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HOW CAN BANKS BUILD A GENUINE, EFFECTIVE DIGITAL CULTURE?

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Matt Phillips, VP, Head of Financial Services, Diebold Nixdorf UK/I

 

The huge global increase in connectivity, prompted by the launch of mobile devices, has affected banks just as much as retailers. As a result, financial institutions have had no choice but to put digital at the front and centre of their strategies – using technology to enhance the customer journey at every touch point, personalising services, combining channels, and using big data to make the consumer’s banking experience more seamless. As the industry is starting to see, organisations that do this successfully can gain loyalty from customers, attract new business and make savings along the way.

 

We know that financial institutions haven’t always been able to effectively digitally transform at the pace they need. However, digital is no mere fad, and so finding a new approach is essential. After all, it is estimated that by 2025, 40% of Fortune-500 companies will have vanished because they will have failed to keep pace with the changes now underway. Customers increasingly expect a digital experience and financial institutions therefore, have no choice but to provide one.

 

A digital approach is a people-first approach

To deliver a digital experience to their customers, financial institutions need to build a digital culture into their processes and foster this among their staff. They also need to remember that investing in technology alone doesn’t make them digital.

 

That’s because ultimately, any digital strategy must start by putting people at its heart. Digital teams must ask – what do our customers want to achieve? What’s the journey like for them? What information do they need access to, and how do they want to access it? And, crucially, how do we help our staff make this possible? It’s only by understanding the answers to these questions that a financial institution can then start to build and implement the technology that will best support its customers.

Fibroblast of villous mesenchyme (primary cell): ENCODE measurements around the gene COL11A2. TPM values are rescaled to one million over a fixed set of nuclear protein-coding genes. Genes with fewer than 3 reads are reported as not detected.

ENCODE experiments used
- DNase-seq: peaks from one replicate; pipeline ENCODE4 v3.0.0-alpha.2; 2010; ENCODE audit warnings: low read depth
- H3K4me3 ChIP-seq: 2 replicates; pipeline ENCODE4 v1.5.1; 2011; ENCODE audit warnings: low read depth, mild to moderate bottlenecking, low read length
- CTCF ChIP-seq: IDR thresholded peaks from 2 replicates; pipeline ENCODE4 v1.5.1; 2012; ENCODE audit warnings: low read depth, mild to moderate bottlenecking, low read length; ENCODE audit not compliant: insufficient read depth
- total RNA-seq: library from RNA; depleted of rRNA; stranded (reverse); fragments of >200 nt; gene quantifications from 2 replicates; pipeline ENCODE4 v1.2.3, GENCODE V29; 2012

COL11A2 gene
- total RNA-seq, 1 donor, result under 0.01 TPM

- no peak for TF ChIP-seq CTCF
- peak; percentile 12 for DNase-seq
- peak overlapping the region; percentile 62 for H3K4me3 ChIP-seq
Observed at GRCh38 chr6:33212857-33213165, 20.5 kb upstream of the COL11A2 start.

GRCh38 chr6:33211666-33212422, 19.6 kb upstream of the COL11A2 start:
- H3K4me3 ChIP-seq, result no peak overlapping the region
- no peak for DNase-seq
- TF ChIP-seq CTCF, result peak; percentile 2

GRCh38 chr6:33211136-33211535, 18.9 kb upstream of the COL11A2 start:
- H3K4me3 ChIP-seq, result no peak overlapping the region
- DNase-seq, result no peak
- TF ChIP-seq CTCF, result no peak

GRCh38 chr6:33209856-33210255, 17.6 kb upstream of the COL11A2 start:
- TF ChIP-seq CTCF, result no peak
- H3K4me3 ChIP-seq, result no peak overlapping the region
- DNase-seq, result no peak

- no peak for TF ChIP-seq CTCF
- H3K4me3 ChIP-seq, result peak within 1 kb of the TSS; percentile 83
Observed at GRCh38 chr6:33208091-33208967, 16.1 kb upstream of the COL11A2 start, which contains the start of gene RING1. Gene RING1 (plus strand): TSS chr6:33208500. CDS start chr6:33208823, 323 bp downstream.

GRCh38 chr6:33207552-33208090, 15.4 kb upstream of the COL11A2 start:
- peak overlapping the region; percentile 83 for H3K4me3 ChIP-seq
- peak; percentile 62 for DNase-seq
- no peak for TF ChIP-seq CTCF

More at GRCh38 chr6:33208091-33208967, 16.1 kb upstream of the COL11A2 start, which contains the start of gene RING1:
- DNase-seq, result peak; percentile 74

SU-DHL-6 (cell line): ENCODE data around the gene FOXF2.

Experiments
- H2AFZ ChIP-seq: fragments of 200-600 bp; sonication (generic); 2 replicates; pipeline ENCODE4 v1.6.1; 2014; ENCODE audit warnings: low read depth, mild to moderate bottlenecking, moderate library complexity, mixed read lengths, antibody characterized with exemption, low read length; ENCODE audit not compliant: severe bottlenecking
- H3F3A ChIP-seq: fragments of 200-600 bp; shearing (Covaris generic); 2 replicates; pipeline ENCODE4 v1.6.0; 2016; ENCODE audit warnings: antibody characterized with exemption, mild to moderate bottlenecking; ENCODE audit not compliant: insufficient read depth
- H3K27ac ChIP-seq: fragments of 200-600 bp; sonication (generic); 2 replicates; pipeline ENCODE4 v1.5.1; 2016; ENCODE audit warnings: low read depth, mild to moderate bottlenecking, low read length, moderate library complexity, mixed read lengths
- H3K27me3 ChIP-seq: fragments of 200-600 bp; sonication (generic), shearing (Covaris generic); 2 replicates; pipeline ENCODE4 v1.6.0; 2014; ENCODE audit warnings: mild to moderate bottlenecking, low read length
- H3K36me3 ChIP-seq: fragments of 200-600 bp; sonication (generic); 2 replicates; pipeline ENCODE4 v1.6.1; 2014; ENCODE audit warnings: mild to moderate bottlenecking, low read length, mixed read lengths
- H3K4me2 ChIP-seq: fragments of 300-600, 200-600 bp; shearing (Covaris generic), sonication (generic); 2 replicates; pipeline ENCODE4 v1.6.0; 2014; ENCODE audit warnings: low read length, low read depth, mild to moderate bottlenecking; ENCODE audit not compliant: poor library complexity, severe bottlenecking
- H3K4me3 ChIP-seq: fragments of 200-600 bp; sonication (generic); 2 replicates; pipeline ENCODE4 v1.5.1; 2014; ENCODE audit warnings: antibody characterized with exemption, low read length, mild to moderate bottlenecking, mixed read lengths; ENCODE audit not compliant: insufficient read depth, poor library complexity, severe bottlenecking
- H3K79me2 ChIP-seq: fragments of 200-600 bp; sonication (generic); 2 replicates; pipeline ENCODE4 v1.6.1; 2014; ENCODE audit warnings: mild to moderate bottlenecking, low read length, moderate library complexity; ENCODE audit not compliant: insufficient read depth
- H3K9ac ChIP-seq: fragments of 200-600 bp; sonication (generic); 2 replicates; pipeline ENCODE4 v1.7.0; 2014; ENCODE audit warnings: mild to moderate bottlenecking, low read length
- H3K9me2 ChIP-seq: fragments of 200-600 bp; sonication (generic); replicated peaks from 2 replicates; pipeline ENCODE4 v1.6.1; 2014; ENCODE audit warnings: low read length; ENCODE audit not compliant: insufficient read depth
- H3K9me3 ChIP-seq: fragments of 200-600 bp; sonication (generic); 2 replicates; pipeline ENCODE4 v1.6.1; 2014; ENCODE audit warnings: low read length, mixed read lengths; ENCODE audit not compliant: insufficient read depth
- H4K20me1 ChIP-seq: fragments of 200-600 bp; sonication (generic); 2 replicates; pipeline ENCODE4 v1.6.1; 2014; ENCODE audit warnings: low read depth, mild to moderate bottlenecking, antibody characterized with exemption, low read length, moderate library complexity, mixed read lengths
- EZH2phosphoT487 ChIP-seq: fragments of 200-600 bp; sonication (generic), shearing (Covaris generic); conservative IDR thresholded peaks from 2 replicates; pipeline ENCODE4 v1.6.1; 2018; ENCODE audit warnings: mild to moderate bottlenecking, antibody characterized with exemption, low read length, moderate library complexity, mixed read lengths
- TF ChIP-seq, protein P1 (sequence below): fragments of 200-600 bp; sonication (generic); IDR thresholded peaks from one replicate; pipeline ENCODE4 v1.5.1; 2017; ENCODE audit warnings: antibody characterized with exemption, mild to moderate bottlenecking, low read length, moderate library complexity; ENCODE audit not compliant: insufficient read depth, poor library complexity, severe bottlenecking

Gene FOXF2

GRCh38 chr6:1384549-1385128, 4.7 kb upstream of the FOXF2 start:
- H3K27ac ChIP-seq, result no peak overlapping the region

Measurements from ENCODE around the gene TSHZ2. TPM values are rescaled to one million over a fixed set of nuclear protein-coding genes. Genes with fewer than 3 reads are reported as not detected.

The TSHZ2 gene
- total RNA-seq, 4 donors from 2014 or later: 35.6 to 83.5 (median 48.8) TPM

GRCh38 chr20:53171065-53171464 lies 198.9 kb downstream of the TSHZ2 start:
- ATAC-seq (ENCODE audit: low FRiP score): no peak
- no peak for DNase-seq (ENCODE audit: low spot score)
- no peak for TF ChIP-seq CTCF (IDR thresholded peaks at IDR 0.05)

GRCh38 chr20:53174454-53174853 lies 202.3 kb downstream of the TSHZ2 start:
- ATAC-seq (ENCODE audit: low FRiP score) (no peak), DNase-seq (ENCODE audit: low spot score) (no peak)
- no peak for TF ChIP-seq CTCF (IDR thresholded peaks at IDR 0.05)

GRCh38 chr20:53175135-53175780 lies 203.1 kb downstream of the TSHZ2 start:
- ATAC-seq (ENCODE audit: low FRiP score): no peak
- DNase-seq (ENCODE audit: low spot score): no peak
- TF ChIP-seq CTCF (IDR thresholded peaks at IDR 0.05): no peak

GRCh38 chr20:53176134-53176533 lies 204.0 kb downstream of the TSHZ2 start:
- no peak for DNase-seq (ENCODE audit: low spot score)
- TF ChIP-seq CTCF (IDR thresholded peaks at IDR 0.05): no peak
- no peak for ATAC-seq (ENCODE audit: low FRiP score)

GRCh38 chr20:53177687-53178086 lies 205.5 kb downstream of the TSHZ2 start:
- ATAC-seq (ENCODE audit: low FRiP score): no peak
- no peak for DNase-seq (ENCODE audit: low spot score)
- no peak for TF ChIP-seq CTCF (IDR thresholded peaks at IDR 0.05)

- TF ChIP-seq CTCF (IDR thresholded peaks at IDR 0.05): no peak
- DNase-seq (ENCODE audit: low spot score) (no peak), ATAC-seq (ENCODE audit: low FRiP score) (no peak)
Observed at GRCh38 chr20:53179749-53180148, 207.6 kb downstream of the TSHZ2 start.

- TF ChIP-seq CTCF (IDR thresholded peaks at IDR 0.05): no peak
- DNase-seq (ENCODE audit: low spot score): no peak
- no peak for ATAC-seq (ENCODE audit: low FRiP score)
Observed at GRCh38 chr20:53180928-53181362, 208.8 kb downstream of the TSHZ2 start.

Of course, every customer likes to deal with their banks, lenders, mortgage providers, or current accounts differently, so it’s likely that there’s no one simple answer to these digital strategy questions. One banking customer might be very happy to embrace the whole mortgage process from their living room, even down to booking their removal firm from the banking app on their smartphone. For others, a transaction like this is preferable face to face, but they would expect services and information to be readily available via engaged and knowledgeable staff in branch. Financial institutions need to consider this, and make sure that their digital investments support a wide range of customer journeys and preferences.

 

Achieving all of this, of course, is no mean feat, and there is a growing need for banks to put customers and people at the heart of every digital change. So, how do banks need to change culturally to make that happen?

 

Building a digital culture

Of course, financial institutions need to invest in technology and continually monitor developments in digital applications, but it is nowhere near good enough just to give staff new technology and tell them to get on with it. If banks are serious about going digital, they must create an organisation that is customer-focused. For many, this involves a certain amount of cultural change at an internal level.

 

Initial steps might seem small – such as cross-team working to encourage new ideas, or data analysis to understand customer trends and requirements better – but steps like this are vital for setting out on the right path, and for making the right digital choices in the long run.

 

Most banks already have a crew of ‘digital natives’ who can contribute to the process (according to some reports about50% of today’s workforce is currently considered to be digitally native). So, banks can benefit from not only informing, but also actively engaging enthusiastic staff from the beginning. When barriers are removed, and contributions welcomed, a ‘learn fast’ rather than a ‘risk averse’ approach can inspire creativity and foster digitalisation.

 

Once initial steps have been taken to encourage collaboration and agility, concept work and R&D, will be essential to digital development. Every new innovation must be tried and tested, a process that involves stakeholders and many levels in the business – from customer experience teams in branch, to security professionals at HQ.

 

Before new technology can be put to work, financial institutions must also train staff effectively. For many front-line employees in the branch, a switch to digital might involve them having less of a transactional role and becoming more customer-facing, so an educational programme to bring staff onboard with change, if they’re not already, is essential.